edwardlloyd
    Member
    from Germany

    Actually I've found that riveting a frame is easier and quicker than welding it up. But the main plus is, that everything you do is reversible. If you decide later to replace or move a crossmember it's easily done. If you weld the frame together it's impossible to change it later without ruining some of the components. With original parts getting hard to find and expensive it really makes sense.

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  7. edwardlloyd
    Joined: Aug 2, 2003
    Posts: 1,993

    edwardlloyd
    Member
    from Germany

    Here is the heater finished. It's an original Art Deco heater fitted with a 12V fan and an Austin Mini heater core. I also fitted some USB sockets on the side to power the radio and to charge phones.
    There's a two speed pull switch on the side of the heater so it's entirely self contained and just needs power and earth.

    The "radio" is a Doss Traveller Bluetooth loud speaker so you can play your favourite tunes. It's been fitted into an original drive-in cinema loud speaker case.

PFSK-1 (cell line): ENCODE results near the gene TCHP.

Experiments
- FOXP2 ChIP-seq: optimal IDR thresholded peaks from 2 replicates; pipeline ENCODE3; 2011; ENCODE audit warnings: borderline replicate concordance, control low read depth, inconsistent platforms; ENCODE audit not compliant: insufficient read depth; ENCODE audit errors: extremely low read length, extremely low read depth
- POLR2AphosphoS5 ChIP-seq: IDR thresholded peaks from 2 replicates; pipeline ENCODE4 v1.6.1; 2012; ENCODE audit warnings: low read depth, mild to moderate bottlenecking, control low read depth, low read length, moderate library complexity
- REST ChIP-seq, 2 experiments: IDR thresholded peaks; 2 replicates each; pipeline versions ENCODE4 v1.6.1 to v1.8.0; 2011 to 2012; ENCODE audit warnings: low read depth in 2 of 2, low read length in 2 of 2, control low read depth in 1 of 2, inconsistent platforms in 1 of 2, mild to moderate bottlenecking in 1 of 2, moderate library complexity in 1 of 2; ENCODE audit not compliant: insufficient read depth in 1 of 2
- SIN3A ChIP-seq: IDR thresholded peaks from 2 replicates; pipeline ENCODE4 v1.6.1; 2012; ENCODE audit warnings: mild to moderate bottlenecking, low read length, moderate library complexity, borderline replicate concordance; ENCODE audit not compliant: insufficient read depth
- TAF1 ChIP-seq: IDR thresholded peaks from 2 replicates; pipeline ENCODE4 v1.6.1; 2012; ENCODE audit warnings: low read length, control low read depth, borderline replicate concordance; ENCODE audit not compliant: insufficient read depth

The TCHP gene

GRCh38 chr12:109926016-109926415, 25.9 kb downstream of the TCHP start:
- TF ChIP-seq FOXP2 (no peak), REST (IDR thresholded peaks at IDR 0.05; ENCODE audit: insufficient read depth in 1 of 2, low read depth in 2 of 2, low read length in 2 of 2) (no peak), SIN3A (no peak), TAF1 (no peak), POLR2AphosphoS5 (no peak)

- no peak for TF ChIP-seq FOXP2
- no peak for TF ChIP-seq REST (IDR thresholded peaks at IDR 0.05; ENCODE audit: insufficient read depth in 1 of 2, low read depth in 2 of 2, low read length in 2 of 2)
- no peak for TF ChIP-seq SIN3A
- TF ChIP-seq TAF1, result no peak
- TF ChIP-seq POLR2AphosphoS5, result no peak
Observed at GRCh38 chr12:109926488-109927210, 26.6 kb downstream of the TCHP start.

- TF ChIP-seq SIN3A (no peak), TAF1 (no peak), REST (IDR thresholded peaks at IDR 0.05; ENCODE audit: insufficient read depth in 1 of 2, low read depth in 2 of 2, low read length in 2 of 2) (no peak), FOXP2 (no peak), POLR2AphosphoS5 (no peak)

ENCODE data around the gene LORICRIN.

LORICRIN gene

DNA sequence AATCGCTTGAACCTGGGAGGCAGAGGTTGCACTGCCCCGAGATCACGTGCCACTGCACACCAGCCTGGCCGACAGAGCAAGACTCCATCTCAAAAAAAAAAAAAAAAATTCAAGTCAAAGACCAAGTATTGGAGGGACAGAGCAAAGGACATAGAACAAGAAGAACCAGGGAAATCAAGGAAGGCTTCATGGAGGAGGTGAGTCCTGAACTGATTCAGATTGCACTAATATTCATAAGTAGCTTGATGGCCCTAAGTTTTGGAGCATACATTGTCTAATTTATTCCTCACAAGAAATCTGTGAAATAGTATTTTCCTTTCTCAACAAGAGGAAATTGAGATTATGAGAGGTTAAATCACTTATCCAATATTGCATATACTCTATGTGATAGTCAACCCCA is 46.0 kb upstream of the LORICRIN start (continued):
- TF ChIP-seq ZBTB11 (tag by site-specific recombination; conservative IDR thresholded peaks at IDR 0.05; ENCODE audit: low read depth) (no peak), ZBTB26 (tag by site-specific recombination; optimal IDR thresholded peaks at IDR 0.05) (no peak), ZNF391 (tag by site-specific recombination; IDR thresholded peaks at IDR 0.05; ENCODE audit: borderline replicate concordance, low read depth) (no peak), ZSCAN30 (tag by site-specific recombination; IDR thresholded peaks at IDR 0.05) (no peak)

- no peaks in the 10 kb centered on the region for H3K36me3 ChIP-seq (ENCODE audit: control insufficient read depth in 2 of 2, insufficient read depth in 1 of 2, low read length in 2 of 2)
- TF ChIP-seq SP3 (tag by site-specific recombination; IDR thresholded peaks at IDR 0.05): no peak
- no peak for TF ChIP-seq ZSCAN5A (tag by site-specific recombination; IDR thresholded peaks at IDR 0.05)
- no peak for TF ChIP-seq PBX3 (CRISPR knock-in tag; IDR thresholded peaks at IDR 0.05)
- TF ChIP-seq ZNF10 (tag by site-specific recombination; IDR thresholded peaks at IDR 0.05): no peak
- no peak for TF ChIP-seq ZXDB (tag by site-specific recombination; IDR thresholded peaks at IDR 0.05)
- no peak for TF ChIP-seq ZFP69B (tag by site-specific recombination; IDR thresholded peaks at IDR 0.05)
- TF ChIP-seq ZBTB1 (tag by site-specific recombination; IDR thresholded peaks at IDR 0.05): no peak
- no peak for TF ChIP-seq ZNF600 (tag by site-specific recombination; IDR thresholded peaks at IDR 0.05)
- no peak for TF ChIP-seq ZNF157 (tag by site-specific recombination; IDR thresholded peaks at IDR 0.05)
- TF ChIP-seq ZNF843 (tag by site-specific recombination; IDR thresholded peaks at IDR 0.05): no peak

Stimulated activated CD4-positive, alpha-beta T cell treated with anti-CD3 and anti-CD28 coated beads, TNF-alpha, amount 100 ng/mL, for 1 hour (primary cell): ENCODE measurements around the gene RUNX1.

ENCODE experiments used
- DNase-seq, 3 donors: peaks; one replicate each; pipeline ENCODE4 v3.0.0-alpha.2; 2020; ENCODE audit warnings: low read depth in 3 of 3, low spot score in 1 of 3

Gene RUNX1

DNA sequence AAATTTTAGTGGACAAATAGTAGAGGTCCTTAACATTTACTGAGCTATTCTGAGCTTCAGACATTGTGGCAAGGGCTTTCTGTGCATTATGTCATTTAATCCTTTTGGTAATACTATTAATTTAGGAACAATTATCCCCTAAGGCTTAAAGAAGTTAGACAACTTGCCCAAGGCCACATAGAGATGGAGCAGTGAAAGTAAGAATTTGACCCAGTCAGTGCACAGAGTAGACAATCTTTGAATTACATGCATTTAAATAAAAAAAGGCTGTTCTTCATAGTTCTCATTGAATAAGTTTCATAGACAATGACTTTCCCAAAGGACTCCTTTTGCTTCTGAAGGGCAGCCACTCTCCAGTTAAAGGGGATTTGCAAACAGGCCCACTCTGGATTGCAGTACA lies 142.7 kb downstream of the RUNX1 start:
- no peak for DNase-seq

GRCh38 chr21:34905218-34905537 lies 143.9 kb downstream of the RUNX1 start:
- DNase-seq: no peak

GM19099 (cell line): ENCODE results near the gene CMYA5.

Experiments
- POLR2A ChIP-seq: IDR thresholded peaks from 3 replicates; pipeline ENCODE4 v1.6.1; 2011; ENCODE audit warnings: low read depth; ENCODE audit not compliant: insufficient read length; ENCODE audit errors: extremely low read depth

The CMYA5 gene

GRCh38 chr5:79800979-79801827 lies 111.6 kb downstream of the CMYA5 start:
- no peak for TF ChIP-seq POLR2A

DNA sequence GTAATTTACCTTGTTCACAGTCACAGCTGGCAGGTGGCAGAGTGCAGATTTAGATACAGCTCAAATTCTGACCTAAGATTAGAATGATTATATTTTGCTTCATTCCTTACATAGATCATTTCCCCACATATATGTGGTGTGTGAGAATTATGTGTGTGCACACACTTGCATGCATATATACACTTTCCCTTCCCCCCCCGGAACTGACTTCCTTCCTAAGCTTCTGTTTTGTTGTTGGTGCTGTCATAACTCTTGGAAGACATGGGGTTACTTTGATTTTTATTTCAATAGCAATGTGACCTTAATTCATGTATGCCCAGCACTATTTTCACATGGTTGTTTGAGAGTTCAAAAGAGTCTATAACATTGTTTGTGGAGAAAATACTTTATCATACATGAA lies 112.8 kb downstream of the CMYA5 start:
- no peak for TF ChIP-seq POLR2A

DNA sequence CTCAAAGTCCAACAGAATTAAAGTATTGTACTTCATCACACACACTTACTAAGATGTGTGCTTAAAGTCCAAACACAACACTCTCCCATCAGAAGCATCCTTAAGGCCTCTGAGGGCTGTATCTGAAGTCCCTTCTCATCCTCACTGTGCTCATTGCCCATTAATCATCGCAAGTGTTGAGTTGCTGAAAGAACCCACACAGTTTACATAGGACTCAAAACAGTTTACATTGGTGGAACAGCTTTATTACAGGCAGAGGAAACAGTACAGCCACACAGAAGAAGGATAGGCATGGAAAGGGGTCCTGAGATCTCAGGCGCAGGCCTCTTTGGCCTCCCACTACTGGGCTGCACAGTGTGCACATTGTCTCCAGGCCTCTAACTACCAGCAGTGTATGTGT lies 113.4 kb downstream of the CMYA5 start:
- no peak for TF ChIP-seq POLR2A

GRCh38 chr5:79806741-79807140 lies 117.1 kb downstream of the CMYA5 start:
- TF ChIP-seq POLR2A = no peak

The radio can also be unhooked from the firewall and taken to the camp fire. It also features a powerful LED light for finding your way around in the dark. It's got a lithium battery which lasts hours outside the vehicle.

    Both mount on the firewall. The heater in the middle and the radio in front on the passenger's feet.
    [​IMG][​IMG][​IMG]

    Sent from my SM-G935F using The H.A.M.B. mobile app
     
  8. jerseyboy
    Joined: Jul 17, 2006
    Posts: 630

    jerseyboy
    Member

    Damn those are sooooo sweet!:cool::cool::cool: Thanks for the rivet info and pictures.
     
  9. deucetruck
    Joined: Jan 8, 2010
    Posts: 611

    deucetruck
    ALLIANCE MEMBER